‘Our kids are struggling’: Tennessee lawmaker urges governor to move teachers up on the vaccination list

Heather Crowley reads a book to her class at Forest Hill Elementary School in Germantown, Tennessee. (Mark Weber/Daily Memphian)

The legislature’s top education leader has asked Gov. Bill Lee to move teachers toward the front of the line to receive a coronavirus vaccine in hopes of getting and keeping students in classrooms during the pandemic.

House Education Committee Chairman Mark White said Tuesday that he’d like to bump up teachers on Tennessee’s priority list from the second to the first phase of inoculations set to begin later this week. That change would lump teachers in with first responders like law enforcement officers and firefighters, while inpatient health care workers and residents and employees of long-term care facilities would still be vaccinated first.

White’s request comes as cases of COVID-19 are surging across Tennessee, forcing more schools to shift to remote learning while scrambling to staff their classrooms. With no relief in sight after the new year, weary families are struggling with virtual classes and worrying that their students are falling further behind.

“We need to protect our teachers against the virus and get our schools going again,” said White, a Republican from Memphis. “When it comes to the health and welfare of our children, I think teachers are as important as being a first responder.

“Let’s get this done,” he added.

A spokesman for the governor said the state’s immunization advisers are scheduled to meet this week to review Tennessee’s vaccine distribution plan, which was developed by the state health department based on recommendations from the U.S. Centers for Disease Control and Prevention.

“Included in that discussion is where educators fall in the prioritization list,” said Gillum Ferguson, the governor’s press secretary. “We’ll strongly take the [committee’s] recommendations into account should any updates to our state plan be made.”

The discussion puts Tennessee in line with other states reviewing their distribution lists to potentially immunize teachers more quickly and get students back in classrooms sooner. Arizona’s governor recently said teachers would be among the first inoculated in his state, while Utah’s governor has been reviewing how to include educators in the first wave of vaccinations this month. Meanwhile, teachers in California are pushing to move up on their state’s priority list.

Currently, Tennessee educators likely won’t be vaccinated before spring based on the state’s most recent distribution plan and projected availability of the vaccine.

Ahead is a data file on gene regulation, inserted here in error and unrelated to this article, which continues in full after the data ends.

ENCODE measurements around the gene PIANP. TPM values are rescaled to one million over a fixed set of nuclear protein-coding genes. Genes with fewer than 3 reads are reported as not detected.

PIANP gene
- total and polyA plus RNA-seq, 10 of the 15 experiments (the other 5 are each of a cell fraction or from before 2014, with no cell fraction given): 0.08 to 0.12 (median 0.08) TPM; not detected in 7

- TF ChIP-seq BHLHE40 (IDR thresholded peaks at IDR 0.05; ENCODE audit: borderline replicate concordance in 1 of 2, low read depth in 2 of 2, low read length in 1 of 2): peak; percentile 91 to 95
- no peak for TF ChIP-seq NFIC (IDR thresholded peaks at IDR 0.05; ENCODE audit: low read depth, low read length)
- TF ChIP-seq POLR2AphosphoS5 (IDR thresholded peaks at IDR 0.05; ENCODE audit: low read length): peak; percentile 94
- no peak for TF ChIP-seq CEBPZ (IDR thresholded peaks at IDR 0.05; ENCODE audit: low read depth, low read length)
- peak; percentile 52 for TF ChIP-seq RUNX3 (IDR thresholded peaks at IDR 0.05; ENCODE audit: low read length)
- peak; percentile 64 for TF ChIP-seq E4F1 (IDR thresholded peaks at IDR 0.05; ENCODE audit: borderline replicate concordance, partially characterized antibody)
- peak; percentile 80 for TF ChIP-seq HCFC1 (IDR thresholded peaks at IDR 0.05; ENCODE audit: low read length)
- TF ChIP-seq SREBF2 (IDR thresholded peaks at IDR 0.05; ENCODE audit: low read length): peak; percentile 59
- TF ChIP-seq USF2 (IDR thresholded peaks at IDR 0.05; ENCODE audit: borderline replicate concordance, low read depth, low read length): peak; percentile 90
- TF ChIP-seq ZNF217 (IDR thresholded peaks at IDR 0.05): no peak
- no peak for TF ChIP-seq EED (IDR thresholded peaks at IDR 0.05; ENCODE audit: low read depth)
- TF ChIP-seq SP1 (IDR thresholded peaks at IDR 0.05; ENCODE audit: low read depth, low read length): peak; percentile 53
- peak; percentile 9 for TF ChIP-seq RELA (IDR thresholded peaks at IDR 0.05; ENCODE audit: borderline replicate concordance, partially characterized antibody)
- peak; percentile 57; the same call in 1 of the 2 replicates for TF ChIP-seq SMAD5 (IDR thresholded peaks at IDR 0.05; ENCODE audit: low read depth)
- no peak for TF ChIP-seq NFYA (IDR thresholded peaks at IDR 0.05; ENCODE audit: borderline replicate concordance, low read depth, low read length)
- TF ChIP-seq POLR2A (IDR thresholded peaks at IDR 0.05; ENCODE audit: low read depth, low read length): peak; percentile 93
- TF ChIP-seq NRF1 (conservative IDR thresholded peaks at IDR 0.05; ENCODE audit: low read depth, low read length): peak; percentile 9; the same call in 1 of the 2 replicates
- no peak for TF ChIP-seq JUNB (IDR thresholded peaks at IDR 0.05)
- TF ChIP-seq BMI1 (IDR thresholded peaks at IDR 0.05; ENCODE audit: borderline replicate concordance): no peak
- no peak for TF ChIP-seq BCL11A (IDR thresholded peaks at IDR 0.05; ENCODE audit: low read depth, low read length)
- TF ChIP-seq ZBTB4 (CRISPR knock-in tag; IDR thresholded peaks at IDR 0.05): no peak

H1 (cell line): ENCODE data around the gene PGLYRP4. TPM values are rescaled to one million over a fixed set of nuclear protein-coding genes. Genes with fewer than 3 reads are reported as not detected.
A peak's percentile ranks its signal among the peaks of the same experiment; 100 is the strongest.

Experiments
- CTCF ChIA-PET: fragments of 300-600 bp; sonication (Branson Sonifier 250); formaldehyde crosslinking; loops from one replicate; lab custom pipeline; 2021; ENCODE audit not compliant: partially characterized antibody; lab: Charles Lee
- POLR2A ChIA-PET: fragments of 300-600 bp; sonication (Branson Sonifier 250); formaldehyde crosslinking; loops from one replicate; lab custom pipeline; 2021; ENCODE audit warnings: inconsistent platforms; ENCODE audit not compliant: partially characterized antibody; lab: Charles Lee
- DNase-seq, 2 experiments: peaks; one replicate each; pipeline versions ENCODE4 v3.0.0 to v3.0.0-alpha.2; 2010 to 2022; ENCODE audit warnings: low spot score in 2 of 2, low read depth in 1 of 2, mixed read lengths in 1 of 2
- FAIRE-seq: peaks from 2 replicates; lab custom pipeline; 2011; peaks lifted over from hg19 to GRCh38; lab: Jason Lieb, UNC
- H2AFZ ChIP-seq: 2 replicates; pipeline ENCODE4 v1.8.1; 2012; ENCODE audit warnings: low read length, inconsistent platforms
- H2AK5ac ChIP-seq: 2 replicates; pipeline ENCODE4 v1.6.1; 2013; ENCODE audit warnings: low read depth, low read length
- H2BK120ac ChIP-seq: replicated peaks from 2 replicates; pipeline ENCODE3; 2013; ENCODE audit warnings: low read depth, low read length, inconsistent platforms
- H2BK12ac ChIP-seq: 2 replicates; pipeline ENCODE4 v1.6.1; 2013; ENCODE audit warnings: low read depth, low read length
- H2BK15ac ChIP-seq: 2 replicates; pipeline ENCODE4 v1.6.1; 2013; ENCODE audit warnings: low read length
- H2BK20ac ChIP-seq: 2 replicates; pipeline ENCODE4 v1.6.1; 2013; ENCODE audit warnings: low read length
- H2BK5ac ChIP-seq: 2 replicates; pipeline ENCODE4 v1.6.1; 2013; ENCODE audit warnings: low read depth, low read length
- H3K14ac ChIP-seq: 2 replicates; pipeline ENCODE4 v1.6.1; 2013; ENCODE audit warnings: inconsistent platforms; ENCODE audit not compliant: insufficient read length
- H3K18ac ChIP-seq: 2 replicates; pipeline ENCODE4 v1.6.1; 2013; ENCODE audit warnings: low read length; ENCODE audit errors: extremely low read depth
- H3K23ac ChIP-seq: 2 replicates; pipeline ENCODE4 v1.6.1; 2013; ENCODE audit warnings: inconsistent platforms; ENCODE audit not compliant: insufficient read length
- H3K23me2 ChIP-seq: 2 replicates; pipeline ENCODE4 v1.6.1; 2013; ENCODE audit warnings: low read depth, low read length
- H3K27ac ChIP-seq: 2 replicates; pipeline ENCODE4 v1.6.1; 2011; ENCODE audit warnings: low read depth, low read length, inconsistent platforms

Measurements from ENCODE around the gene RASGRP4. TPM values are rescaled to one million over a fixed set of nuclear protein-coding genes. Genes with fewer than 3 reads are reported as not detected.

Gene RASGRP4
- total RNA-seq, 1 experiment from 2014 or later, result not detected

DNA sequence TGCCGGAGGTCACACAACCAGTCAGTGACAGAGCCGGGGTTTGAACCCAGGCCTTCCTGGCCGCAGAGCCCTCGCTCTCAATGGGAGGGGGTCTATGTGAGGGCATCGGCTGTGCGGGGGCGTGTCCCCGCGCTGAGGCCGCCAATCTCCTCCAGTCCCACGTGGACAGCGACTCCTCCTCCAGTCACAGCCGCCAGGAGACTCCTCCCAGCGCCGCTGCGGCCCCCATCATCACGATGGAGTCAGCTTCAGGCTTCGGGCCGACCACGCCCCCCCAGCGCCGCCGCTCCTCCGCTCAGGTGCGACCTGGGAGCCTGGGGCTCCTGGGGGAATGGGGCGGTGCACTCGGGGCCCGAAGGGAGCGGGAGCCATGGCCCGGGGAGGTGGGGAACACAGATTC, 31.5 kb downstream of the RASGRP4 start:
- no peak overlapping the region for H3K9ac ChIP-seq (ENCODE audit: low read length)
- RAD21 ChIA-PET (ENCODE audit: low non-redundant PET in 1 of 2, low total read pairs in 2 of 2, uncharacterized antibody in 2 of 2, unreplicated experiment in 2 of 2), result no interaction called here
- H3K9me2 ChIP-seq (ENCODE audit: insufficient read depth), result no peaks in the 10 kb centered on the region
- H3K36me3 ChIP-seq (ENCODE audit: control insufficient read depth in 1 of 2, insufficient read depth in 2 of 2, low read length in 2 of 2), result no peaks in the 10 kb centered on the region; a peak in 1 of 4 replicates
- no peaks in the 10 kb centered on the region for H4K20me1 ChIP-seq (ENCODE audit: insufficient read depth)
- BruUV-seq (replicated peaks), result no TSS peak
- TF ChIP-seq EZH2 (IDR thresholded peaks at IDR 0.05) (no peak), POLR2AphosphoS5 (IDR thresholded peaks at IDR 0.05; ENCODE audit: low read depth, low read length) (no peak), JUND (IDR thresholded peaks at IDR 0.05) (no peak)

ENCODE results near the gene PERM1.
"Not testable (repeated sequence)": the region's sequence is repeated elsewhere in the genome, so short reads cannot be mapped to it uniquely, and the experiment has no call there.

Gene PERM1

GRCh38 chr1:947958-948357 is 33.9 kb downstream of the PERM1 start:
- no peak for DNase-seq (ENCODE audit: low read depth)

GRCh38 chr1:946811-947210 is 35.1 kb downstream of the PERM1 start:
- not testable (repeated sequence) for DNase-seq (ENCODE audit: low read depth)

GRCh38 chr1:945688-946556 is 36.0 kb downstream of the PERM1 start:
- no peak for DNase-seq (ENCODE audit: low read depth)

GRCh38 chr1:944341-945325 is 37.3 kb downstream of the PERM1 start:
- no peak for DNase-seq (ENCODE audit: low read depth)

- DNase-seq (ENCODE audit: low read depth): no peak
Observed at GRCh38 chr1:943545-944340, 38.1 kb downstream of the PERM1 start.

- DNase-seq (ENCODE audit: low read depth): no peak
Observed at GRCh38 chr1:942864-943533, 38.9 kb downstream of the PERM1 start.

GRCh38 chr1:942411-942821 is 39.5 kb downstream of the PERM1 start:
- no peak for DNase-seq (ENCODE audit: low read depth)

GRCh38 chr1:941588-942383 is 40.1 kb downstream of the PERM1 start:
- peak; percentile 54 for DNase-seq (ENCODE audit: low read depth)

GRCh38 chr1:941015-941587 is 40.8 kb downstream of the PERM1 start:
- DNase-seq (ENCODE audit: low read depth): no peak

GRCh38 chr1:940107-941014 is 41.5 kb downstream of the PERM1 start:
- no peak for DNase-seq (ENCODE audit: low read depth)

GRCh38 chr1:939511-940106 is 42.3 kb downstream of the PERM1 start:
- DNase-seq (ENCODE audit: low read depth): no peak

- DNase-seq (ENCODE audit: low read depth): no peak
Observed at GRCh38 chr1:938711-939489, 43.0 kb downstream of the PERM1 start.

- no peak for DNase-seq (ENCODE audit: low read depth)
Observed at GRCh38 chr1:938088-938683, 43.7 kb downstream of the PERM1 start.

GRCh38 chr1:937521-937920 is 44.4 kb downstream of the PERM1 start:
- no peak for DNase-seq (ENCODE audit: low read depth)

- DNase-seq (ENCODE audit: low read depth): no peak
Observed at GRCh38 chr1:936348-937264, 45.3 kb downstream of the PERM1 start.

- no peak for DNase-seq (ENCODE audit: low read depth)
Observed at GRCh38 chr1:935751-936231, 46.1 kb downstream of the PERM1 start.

The state’s first round of 56,000 doses of the Pfizer vaccine, which requires two shots administered 21 days apart, is set to be distributed to hospitals on Thursday and will cover only a small percentage of healthcare workers. 

As shipments gradually increase in the first quarter of 2021, doses are to go to about 1.75 million people before the second phase begins for an estimated 2.55 million people. In addition to K-12 teachers and school and child care personnel, the second phase includes healthy people over age 65, prison and jail residents and staff, and critical infrastructure workers in sectors like public transportation, the postal service, and utilities.

Rep. Mark White (TN.gov)

“I just don’t want educators to be at the bottom of the list for March and April because we’re trying to address learning loss that’s happening now,” White said. 

“We’ll likely pass legislation soon to create summer school programs to address learning loss during the pandemic, and we don’t need to be doing those virtually. We’ve already had too much virtual, and our kids are struggling. They need teachers in front of them sooner than later,” he said.

A new survey of mostly educators by the Professional Educators of Tennessee showed that just over half of 1,400 respondents thought that school employees should be elevated in priority. And only a third said they would volunteer to take the vaccine, while 19% were undecided. That leaves 48% who said they would not be vaccinated.

“This is a difficult time for our educators and opinions still may change,” said JC Bowman, the group’s executive director. “However, most respondents think teachers are essential and want the vaccine to be offered but not required. They don’t think there has been enough testing on the vaccine to assure that it is safe. Basically, no one thinks they should be forced to take it.”

The state’s largest teachers organization, the Tennessee Education Association, does not have a position about educators taking the new vaccines or where they should fall on the priority list. The group is currently polling its members about those matters, said spokeswoman Amanda Chaney.

Editor’s note: This story has been updated to include survey results from the Professional Educators of Tennessee.

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